A226356


Number of representations of the nth factorial group as a (nondecreasing) product of (nontrivial) cyclic groups.


0



0, 0, 1, 2, 3, 10, 20, 91, 207, 792, 2589, 17749, 52997
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OFFSET

0,4


COMMENTS

The algorithm given which generates and counts a(n) goes as follows:
1. Consider the product [1,2,3,...,n] as Z_1 x Z_2 x ... x Z_n and "refine" wherever possible to create a multiset. For example, Z_6 ~= Z_2 x Z_3, so [1,2,3,4,5,6] refines as the multiset [2,2,3,3,4,5] or {2:2,3:2,4:1,5:1}.
2. Place the above multiset at the top of a (ranked) poset, row 0.
3. Set i=0.
4. While there exists an element on the ith row which, generate the (i+1)th row of elements: those which are coarsed from elements on the ith row.
5. Find the number of representations generated.


LINKS

Table of n, a(n) for n=0..12.


FORMULA

With Z_k denoting the cyclic group on k letters, let G_0:=Z_1 and for all positive integers i, set G_i:=G_(i1) x Z_i. Then a(n) is the number of (isomorphic) representations of G_n as a (nondecreasing) product of (nontrivial) cyclic groups.


EXAMPLE

Note: in the following ~= denotes isomorphism.
For example, G_0=Z_1 which cannot be represented as a product of nontrivial cyclic groups. Hence, a(0)=0. Likewise, G_1=G_0 x Z_1~=Z_1, so a(1)=0.
However G_2~=Z_2 is the only such representation of G_2.
For G_5=Z_1 x Z_2 x Z_3 x Z_4 x Z_5, we have exactly the following representations, sorted by the number of terms:
*Z_2 x Z_3 x Z_4 x Z_5,
*Z_4 x Z_5 x Z_6, Z_3 x Z_4 x Z_10, Z_2 x Z_5 x Z_12, Z_2 x Z_4 x Z_15, Z_2 x Z_3 x Z_20, and
*Z_6 x Z_20, Z_4 x Z_30, Z_10 x Z_12, Z_2 x Z_60.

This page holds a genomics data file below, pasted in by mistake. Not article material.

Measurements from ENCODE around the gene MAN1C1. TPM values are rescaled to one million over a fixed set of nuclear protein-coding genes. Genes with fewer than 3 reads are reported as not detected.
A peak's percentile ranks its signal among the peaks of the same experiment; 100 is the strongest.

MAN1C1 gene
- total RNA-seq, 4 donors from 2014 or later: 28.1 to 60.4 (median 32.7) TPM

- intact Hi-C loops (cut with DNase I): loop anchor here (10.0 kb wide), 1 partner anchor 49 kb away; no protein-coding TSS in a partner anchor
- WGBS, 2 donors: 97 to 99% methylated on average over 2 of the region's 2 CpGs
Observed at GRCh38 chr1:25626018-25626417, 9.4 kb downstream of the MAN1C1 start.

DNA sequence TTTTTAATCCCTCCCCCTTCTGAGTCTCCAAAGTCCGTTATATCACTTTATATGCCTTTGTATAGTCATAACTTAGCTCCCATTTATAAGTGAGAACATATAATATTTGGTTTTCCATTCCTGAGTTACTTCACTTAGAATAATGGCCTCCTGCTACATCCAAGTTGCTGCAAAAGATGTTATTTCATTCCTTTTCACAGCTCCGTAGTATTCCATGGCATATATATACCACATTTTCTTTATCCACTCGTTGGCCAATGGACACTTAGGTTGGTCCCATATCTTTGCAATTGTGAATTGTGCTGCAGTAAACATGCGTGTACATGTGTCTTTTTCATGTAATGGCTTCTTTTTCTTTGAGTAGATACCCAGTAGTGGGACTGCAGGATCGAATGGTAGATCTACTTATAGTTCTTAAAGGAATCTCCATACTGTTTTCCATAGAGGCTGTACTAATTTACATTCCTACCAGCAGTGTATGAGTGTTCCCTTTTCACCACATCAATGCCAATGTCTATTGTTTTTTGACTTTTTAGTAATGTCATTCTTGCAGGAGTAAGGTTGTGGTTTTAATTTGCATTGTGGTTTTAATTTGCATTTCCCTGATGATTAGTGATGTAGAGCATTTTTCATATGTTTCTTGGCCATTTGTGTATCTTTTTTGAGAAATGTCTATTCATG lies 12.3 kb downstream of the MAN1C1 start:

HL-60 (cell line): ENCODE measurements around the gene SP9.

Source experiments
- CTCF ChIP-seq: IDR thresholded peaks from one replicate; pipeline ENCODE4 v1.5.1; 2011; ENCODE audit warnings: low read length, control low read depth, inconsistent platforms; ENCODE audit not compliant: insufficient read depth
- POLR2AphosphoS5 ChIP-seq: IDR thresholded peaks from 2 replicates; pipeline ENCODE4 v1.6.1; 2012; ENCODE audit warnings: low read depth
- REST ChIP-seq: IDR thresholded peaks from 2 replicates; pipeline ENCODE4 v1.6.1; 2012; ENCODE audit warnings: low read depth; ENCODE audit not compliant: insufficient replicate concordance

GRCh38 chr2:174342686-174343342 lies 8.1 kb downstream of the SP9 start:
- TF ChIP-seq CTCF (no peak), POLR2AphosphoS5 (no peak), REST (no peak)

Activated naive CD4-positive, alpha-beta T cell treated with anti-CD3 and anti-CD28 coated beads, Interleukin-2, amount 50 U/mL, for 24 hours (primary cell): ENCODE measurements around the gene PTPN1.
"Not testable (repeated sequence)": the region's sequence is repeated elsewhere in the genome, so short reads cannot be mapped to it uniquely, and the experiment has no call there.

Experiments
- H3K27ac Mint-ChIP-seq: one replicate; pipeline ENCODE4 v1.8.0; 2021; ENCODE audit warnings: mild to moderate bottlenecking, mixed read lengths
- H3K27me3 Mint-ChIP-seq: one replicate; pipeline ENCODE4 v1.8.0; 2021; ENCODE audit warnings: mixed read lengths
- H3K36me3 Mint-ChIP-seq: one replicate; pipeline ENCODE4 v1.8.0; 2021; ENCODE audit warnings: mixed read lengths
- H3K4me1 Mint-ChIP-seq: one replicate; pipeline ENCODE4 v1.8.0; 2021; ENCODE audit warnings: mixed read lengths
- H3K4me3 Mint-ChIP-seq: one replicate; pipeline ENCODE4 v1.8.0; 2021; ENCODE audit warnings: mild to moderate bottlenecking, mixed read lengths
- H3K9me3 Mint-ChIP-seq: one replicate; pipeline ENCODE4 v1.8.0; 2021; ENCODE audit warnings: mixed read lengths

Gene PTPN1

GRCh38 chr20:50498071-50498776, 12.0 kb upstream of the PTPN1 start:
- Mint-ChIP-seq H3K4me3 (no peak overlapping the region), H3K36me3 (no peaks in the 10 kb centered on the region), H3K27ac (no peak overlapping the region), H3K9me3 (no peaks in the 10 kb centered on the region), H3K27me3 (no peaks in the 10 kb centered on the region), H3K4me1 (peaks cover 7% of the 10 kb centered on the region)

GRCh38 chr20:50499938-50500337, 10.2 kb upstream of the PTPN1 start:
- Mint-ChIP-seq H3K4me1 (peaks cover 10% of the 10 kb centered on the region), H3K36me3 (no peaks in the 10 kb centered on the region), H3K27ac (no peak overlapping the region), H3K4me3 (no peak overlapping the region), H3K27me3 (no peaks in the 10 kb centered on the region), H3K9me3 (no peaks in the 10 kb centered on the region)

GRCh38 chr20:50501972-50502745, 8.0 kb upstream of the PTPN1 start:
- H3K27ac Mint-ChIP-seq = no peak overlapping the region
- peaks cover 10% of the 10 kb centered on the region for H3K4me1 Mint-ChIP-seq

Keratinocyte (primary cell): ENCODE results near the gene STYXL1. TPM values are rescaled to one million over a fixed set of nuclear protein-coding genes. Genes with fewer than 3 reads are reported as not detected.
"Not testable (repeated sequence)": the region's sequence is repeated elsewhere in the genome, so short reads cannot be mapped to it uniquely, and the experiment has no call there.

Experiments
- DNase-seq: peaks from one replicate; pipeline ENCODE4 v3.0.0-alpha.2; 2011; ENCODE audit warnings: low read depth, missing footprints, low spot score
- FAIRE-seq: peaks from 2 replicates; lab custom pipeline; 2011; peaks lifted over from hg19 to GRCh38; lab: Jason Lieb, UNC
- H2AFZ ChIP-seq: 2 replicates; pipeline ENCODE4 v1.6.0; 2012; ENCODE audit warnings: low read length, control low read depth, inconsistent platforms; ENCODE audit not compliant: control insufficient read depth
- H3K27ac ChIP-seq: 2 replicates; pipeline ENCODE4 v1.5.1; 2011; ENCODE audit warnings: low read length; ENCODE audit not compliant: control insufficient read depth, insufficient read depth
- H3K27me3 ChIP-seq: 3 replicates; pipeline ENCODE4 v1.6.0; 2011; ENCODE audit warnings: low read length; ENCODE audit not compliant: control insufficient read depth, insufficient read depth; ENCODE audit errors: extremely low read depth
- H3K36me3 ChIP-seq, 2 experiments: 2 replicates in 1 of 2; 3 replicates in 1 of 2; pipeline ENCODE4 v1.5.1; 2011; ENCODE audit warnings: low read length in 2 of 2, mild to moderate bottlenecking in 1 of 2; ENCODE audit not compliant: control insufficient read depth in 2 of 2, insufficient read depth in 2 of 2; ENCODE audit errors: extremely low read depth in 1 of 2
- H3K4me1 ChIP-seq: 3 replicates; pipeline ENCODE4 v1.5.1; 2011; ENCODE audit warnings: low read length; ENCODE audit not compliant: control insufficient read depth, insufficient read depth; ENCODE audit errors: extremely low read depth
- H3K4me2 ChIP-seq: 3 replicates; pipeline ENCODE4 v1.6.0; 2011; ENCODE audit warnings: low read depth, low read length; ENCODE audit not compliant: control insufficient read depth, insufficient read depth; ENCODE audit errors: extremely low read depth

Hence, a(5)=10.


PROG

(Sage)
#NOTE: each . should be replaced by a tab (4 spaces)
#NOTE: by uncommenting the second return argument, the reader is given the array of representations.
def d_split(prod):
.p_counts={}
.for term in prod:
..for (p, m) in list(term.factor()):
...if p^m in p_counts:
....p_counts[p^m]+=1
...else:
....p_counts[p^m]=1
.return p_counts
def factorial_group_reps(m):
.if m<2:
..return 0
.i=0
.widest_rep=d_split([Integer(n) for n in range(1, m+1)])
.w_max=sum([widest_rep[p] for p in widest_rep])
.rep_poset=[[widest_rep]]
.r_count=1
.while w_maxi>floor(m/2):
..row_new=[]
..for rep in rep_poset[i]:
...for [a, b] in Combinations(rep, 2):
....if gcd([a, b])==1:
.....rep_new=rep.copy()
.....if rep_new[a]==1:
......rep_new.pop(a)
.....else:
......rep_new[a]=1
.....if rep_new[b]==1:
......rep_new.pop(b)
.....else:
......rep_new[b]=1
.....if a*b in rep_new:
......rep_new[a*b]+=1
.....else:
......rep_new[a*b]=1
.....if not rep_new in row_new:
......r_count+=1
......row_new.append(rep_new)
..rep_poset.append(row_new)
..i+=1
.return r_count#, rep_poset
for i in range(11): #for i>10, a(i) is a very tedious computation for this algorithm
.print (i, factorial_group_reps(i))


CROSSREFS

Sequence in context: A089791 A297872 A298135 * A141050 A252865 A252868
Adjacent sequences: A226353 A226354 A226355 * A226357 A226358 A226359


KEYWORD

nonn,more


AUTHOR

Alexander Riasanovsky, Jun 04 2013


EXTENSIONS

a(11) and a(12) added by Alexander Riasanovsky, Jun 06 2013


STATUS

approved